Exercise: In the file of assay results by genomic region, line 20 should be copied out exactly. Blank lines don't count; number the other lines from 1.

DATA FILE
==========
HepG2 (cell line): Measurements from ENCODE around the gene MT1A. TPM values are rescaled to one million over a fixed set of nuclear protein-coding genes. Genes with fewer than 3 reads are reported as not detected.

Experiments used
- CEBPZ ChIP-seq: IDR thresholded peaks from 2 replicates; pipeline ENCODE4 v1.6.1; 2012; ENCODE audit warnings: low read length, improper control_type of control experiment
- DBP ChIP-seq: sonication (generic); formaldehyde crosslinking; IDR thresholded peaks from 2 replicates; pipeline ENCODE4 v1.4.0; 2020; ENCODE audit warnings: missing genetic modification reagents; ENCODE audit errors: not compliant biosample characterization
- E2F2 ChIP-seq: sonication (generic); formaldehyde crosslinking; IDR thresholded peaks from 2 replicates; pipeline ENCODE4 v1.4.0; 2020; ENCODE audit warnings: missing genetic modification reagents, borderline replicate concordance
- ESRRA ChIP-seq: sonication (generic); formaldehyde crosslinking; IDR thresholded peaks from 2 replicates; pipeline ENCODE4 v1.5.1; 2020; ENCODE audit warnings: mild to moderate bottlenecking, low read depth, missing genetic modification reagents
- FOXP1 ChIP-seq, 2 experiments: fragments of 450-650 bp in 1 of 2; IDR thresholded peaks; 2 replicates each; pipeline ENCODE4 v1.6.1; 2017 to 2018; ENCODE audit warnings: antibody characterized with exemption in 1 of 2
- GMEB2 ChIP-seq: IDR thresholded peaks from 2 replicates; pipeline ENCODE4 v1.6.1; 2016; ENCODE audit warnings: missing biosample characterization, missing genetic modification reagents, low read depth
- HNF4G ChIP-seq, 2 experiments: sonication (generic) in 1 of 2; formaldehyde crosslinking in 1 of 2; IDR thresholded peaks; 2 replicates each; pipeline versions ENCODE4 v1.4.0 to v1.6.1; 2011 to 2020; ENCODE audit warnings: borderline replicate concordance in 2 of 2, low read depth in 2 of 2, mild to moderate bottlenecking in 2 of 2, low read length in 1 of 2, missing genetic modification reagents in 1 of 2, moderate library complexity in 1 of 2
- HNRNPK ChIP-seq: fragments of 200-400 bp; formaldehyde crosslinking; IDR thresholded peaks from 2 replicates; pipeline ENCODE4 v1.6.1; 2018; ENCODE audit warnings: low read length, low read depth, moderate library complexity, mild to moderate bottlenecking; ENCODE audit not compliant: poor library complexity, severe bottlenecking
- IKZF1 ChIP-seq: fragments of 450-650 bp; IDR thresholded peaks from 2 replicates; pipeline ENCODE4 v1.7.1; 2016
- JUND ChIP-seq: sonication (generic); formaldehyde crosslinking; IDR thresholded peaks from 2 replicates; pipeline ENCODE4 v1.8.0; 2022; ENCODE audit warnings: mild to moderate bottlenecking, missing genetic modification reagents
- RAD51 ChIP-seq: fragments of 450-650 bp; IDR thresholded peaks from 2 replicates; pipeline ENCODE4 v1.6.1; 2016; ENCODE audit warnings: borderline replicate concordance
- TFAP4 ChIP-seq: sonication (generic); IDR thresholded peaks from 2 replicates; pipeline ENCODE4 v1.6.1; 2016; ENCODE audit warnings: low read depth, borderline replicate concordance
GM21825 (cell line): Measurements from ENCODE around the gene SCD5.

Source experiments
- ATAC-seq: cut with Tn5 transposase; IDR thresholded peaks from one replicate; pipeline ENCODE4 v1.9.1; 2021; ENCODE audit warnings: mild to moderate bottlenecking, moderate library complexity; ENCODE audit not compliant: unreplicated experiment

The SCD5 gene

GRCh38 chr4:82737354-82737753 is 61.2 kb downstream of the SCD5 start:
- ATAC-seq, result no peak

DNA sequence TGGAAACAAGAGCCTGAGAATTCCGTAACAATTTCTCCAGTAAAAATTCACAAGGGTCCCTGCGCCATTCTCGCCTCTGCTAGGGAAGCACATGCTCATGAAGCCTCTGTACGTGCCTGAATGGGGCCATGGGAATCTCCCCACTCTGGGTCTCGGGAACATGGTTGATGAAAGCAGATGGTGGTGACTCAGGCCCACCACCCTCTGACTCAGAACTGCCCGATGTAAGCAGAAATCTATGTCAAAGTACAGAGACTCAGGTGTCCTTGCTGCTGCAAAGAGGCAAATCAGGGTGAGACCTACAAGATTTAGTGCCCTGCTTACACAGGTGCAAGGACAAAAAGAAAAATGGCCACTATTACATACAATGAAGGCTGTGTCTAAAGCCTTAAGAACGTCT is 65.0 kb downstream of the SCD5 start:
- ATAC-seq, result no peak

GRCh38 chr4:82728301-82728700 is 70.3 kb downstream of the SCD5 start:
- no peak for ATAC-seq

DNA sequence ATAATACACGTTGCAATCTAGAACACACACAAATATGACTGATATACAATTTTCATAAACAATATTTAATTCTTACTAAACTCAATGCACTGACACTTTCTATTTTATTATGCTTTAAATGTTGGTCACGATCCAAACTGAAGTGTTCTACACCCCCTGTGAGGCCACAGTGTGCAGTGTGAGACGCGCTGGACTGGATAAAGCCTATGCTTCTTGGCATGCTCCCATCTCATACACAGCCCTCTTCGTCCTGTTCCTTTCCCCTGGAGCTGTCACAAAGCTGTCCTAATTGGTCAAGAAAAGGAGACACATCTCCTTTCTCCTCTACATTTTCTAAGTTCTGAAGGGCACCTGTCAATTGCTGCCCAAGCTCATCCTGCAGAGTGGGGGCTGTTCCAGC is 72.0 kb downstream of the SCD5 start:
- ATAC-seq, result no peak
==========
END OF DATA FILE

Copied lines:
- ATAC-seq, result no peak